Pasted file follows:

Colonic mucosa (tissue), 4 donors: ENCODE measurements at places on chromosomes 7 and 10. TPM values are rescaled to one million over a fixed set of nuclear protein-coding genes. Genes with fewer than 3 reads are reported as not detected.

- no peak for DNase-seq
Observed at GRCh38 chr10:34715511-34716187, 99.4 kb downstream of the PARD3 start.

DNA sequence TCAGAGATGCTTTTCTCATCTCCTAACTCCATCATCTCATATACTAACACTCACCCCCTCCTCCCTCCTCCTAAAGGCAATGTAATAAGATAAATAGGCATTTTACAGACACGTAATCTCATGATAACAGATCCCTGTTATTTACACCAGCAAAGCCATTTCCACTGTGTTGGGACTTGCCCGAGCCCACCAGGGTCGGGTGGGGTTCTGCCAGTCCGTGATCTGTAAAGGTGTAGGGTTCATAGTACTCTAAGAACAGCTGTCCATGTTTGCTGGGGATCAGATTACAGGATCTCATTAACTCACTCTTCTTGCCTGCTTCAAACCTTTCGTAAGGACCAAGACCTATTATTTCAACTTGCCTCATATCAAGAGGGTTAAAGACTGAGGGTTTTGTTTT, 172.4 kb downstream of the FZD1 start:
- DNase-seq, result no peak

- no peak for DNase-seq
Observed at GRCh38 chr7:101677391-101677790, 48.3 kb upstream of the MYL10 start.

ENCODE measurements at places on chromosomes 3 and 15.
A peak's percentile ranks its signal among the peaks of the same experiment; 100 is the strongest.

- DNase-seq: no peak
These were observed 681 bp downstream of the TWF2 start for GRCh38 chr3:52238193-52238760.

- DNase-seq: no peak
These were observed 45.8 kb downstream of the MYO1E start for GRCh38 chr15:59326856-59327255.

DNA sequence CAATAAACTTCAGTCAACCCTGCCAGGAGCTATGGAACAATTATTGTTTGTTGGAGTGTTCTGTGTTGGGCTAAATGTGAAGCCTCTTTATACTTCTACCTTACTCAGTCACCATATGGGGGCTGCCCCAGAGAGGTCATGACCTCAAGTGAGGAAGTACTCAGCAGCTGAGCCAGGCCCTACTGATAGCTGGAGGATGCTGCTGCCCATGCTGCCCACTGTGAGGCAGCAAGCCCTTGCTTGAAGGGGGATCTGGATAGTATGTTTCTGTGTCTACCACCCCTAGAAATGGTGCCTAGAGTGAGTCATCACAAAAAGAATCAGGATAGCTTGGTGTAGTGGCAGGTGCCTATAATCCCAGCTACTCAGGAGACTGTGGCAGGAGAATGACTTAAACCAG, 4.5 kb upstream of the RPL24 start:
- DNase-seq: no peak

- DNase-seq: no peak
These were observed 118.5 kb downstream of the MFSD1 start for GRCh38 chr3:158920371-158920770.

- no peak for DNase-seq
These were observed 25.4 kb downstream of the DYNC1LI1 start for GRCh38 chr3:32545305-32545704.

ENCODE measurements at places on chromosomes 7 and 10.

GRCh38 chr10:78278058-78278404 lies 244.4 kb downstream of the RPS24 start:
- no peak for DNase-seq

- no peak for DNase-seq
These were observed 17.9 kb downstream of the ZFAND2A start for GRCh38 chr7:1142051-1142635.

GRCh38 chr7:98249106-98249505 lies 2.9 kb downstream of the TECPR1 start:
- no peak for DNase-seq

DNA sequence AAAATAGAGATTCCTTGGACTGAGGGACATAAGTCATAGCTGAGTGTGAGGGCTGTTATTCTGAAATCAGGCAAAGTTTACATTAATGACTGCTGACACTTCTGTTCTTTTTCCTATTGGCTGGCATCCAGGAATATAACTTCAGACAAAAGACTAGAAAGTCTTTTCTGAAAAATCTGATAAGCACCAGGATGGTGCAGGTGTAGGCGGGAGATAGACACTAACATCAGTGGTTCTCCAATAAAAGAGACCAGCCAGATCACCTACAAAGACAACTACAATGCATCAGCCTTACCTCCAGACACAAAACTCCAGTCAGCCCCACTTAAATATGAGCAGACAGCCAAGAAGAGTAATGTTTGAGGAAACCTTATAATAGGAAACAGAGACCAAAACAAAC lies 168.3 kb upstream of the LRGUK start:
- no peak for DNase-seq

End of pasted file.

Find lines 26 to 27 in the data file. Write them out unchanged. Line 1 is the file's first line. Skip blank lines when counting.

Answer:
- no peak for DNase-seq

DNA sequence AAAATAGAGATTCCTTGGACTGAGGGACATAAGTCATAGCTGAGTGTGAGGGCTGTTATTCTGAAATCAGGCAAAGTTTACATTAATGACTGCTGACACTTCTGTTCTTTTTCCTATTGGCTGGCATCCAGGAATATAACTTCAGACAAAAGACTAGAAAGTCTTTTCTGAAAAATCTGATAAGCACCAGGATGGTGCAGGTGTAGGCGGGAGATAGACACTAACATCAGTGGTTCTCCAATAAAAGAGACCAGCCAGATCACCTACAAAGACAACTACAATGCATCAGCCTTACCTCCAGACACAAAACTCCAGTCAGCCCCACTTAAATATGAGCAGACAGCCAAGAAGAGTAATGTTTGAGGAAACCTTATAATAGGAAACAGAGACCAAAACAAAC lies 168.3 kb upstream of the LRGUK start: